My Turn: Juneau in the rearview mirror

Posted: Wednesday, July 02, 2003

A little more than 20 years ago I packed up my truck, hitched a small sailboat on trailer to it, and drove to Juneau from Anchorage to take a position as a legislative aide for the representative for the university district where my stepmother still lives. I sold my downtown publishing business, kissed my wife goodbye, and embarked on an adventure that has now come full circle.

The winter drive in mostly sub-zero temperatures landed me in Alaska's capital city during January with plans to live aboard my boat in Harris Harbor while working on the hill.

Within two years I received divorce papers in the mail, and decided to stay in Juneau indefinitely. After my boss didn't run for re-election, I stuck around to work for the school boards association, the teachers' union, and one state employees' union before deciding I would pursue a K-8 teaching certificate while substitute teaching and working in the RALLY Program.

Over three school years I found out the teaching profession has plenty of very qualified people in line ahead of me and Juneau isn't where I want to be anymore.

This decision came as my wife, Cathy, was also getting sick of where Juneau seems to be going. We have witnessed almost unbelievable growth in the tourism industry, death of the timber industry, and dramatic changes in commercial fishing potentials. We've watched the community argue over whether there should be a road out of town, whether avalanche concerns should displace people from their long-standing homes, whether the public should be entitled to attend CBJ meetings to address aircraft noise concerns, and whether tourists are a blessing or curse. While many who live here act like Juneau is the center of the universe, we both came to the conclusion that it is not.

It isn't easy to get out of Juneau. We packed more than 12,000 pounds of belongings into a container van, put our boat on the market, and listed our house.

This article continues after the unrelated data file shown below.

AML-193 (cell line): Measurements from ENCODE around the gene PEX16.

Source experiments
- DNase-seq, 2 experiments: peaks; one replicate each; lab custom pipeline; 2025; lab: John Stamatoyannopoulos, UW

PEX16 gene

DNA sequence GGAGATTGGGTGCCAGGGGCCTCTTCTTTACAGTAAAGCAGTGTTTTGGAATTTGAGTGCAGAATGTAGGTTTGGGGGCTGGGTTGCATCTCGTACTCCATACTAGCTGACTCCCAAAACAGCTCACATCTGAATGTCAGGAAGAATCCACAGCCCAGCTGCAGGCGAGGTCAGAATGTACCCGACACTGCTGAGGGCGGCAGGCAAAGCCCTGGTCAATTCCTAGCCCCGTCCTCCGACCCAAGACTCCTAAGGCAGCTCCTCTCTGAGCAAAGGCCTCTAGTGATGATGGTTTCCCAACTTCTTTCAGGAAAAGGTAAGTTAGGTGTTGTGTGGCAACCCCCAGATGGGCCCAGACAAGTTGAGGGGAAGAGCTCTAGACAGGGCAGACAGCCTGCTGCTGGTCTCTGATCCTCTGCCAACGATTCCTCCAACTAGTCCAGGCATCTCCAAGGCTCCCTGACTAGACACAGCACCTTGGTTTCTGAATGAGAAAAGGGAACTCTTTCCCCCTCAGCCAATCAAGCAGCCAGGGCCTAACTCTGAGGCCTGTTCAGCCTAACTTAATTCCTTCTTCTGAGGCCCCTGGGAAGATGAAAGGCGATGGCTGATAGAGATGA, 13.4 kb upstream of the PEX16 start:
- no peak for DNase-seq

Driving to the ferry terminal, riding to Haines, and then driving through Canada to Anchorage with two vehicles, took three days. Once here we found that no landlord wants to lease for six months when it means a vacancy in the middle of winter, and we can't expect to purchase a new home until our Juneau place sells. No wonder so many goofballs never leave Juneau!

Anchorage, too, has changed significantly since I left. It has grown larger and developed a character such as poet Carl Sandburg might appreciate as he did the city of Chicago. The housing market is robust, the variety of community activities and opportunities extensive, and we can pack a picnic lunch for a drive to somewhere we have not been in a long time - without checking a ferry schedule.

I have taken a position using my education training to teach life skills to children in adult bodies. There are opportunities we have not yet discovered but can anticipate by the way Anchorage welcomes us. When I run into Anchorage residents whom I have known before, I introduce my wonderful wife from Southeast. They congratulate us on getting out of Juneau after all these years, but I tell them we aren't completely gone yet - we're in Juneau purgatory praying for redemption.

Donn Liston can be reached at P.O. Box 241204, Anchorage, AK 99524.

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